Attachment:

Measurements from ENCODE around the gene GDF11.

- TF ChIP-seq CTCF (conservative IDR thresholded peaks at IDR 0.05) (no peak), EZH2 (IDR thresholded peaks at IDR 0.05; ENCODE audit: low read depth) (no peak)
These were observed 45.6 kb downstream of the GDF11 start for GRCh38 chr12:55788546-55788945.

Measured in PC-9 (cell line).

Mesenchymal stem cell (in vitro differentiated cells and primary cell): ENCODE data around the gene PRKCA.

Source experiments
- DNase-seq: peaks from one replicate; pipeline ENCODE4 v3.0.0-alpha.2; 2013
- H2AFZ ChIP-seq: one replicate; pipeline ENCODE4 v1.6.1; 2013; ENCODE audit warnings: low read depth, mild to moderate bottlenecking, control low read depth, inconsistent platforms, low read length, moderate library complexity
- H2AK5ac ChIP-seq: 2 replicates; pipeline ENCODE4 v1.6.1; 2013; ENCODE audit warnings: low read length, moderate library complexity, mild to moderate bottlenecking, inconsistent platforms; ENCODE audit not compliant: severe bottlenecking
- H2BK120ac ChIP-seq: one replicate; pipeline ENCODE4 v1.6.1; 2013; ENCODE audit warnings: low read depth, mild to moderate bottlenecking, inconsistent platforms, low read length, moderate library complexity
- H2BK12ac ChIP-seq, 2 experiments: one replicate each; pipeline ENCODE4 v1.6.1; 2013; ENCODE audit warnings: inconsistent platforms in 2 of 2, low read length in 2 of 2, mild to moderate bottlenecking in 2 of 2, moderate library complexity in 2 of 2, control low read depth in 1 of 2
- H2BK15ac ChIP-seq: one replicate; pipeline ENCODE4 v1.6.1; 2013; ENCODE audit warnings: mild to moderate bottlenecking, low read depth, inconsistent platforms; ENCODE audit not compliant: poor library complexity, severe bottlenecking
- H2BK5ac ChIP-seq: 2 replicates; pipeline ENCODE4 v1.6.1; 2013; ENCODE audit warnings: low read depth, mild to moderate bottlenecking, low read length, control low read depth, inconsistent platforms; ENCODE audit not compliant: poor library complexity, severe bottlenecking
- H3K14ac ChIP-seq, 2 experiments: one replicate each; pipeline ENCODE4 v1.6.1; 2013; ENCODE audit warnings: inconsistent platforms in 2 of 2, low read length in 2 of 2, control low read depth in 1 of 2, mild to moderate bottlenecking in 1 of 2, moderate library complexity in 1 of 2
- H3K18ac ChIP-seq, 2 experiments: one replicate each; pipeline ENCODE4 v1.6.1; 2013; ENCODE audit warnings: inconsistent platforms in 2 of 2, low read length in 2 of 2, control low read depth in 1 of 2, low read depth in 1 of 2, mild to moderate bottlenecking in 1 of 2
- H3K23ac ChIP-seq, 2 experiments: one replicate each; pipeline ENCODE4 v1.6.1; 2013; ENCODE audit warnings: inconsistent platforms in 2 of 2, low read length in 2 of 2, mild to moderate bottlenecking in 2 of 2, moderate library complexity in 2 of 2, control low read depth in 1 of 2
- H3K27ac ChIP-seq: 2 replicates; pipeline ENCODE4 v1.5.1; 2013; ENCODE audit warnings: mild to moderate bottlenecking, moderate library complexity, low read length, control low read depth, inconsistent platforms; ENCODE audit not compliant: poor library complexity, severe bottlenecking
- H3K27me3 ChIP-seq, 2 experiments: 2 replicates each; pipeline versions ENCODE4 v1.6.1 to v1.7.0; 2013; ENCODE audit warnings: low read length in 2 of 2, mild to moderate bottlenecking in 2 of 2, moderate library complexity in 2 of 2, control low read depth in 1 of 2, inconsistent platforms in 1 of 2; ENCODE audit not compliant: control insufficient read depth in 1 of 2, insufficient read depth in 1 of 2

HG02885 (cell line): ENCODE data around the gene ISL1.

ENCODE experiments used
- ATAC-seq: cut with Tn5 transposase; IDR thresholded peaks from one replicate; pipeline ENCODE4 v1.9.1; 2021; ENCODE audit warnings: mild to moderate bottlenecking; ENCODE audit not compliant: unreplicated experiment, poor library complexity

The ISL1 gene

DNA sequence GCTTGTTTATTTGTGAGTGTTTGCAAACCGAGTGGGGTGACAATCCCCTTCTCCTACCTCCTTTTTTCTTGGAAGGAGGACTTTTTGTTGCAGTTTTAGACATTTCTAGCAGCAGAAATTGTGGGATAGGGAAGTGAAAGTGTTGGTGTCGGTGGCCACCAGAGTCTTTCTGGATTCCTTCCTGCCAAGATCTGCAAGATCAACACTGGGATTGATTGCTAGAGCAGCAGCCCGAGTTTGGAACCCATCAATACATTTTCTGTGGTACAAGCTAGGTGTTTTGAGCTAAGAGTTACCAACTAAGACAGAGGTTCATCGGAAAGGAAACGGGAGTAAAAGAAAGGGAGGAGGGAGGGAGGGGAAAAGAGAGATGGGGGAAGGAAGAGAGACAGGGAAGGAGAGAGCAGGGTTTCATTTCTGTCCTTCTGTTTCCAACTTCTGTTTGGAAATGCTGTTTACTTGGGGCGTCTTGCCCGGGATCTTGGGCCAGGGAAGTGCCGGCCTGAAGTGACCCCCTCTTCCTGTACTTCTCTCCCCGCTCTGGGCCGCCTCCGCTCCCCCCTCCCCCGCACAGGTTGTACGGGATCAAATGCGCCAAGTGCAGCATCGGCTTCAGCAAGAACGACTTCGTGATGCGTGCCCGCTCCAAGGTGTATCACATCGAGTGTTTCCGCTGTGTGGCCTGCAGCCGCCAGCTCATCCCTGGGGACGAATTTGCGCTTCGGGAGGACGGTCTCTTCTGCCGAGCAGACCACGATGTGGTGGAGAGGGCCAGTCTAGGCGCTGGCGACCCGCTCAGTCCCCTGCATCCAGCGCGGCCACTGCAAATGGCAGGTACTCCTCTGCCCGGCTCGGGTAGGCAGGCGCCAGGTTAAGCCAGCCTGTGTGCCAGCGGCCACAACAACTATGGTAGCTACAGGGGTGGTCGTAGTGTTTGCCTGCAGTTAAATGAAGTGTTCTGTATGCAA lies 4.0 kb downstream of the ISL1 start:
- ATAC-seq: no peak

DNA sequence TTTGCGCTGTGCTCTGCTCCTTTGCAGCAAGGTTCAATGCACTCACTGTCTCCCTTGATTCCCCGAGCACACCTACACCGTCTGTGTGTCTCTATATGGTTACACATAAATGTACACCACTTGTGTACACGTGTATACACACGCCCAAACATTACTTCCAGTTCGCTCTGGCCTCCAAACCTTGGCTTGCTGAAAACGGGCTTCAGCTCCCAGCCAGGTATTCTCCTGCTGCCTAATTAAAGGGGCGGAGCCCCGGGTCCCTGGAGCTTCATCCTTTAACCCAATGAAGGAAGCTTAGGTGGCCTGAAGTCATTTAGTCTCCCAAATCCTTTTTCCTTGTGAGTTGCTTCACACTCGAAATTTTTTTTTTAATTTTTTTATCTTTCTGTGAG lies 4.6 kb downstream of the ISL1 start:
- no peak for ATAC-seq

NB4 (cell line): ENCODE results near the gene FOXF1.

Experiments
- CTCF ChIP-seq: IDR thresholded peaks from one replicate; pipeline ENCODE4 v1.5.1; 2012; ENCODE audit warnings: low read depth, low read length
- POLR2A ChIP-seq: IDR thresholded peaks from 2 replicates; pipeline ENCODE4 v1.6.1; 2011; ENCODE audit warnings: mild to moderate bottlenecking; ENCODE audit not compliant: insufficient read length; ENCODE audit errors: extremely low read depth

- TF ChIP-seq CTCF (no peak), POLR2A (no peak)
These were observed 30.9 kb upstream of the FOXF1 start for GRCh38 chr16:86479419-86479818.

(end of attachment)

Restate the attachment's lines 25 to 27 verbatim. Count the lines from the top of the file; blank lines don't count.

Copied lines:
DNA sequence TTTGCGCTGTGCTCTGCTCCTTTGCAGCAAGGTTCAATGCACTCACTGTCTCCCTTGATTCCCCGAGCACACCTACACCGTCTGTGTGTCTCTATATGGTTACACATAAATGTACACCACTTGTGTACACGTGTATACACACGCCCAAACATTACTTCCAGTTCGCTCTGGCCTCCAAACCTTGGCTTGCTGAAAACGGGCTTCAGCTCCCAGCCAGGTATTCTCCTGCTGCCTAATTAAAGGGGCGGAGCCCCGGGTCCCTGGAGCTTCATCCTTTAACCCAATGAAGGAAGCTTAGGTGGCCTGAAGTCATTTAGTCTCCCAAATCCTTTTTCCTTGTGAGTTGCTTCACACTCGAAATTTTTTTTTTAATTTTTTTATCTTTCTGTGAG lies 4.6 kb downstream of the ISL1 start:
- no peak for ATAC-seq

NB4 (cell line): ENCODE results near the gene FOXF1.